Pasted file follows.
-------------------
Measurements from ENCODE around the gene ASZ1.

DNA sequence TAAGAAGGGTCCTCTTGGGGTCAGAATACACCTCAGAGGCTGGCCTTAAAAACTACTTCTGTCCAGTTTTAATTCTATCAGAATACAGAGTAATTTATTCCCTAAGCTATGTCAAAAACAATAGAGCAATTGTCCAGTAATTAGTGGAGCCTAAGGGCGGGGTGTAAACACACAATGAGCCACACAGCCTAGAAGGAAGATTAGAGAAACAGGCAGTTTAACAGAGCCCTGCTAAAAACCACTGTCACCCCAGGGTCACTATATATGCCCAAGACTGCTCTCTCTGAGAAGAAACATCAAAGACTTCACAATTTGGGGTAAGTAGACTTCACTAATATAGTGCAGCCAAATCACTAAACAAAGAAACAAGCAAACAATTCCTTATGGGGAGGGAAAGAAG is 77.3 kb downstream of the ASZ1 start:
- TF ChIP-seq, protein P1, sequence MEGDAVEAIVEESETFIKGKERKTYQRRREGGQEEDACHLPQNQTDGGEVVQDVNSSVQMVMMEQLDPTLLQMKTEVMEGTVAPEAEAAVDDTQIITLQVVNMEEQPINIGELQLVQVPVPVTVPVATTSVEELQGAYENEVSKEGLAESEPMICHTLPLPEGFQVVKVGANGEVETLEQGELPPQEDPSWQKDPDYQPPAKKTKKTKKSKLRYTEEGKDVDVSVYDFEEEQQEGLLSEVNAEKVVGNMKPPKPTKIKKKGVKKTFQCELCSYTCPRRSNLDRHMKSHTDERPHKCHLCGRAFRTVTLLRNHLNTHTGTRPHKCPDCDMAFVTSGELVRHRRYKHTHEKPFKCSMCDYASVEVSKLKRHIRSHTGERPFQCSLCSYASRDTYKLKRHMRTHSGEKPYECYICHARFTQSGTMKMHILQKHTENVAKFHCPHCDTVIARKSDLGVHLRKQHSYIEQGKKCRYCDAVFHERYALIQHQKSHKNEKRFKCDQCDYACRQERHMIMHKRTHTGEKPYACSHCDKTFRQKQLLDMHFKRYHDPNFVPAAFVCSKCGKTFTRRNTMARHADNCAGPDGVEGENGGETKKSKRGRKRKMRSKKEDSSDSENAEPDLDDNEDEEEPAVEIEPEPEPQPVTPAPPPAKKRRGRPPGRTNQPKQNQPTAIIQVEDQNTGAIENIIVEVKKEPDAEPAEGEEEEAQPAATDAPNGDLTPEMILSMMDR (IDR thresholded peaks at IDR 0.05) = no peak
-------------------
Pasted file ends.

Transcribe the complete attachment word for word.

Measurements from ENCODE around the gene ASZ1.

DNA sequence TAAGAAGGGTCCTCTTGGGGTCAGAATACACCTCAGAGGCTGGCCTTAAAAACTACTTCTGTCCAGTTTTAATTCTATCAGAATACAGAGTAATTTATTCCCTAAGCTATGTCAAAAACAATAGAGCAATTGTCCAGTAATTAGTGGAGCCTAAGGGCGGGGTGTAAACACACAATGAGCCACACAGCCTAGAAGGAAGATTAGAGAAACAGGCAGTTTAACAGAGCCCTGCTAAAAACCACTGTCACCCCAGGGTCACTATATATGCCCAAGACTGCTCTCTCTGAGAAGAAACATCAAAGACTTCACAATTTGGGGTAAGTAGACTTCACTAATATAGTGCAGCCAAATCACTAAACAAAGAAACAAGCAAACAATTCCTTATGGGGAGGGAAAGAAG is 77.3 kb downstream of the ASZ1 start:
- TF ChIP-seq, protein P1, sequence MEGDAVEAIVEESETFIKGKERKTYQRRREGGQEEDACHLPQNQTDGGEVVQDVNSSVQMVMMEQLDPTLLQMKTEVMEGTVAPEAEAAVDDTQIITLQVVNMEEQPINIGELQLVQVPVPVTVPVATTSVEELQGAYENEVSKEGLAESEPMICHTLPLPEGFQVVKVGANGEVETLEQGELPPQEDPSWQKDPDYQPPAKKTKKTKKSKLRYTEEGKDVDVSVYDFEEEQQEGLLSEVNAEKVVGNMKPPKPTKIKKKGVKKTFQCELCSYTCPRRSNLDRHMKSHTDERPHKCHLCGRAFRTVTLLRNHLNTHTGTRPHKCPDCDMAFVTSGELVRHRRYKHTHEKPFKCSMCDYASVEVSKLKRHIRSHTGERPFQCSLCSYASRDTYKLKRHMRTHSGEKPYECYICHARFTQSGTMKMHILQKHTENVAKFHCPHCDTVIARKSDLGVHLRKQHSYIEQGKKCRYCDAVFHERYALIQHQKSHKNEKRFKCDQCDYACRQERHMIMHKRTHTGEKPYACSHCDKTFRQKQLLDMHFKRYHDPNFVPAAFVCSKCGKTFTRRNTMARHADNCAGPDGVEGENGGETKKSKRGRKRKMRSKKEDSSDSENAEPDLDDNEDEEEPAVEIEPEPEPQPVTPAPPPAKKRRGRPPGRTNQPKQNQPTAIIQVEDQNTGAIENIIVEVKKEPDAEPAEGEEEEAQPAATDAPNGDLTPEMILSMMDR (IDR thresholded peaks at IDR 0.05) = no peak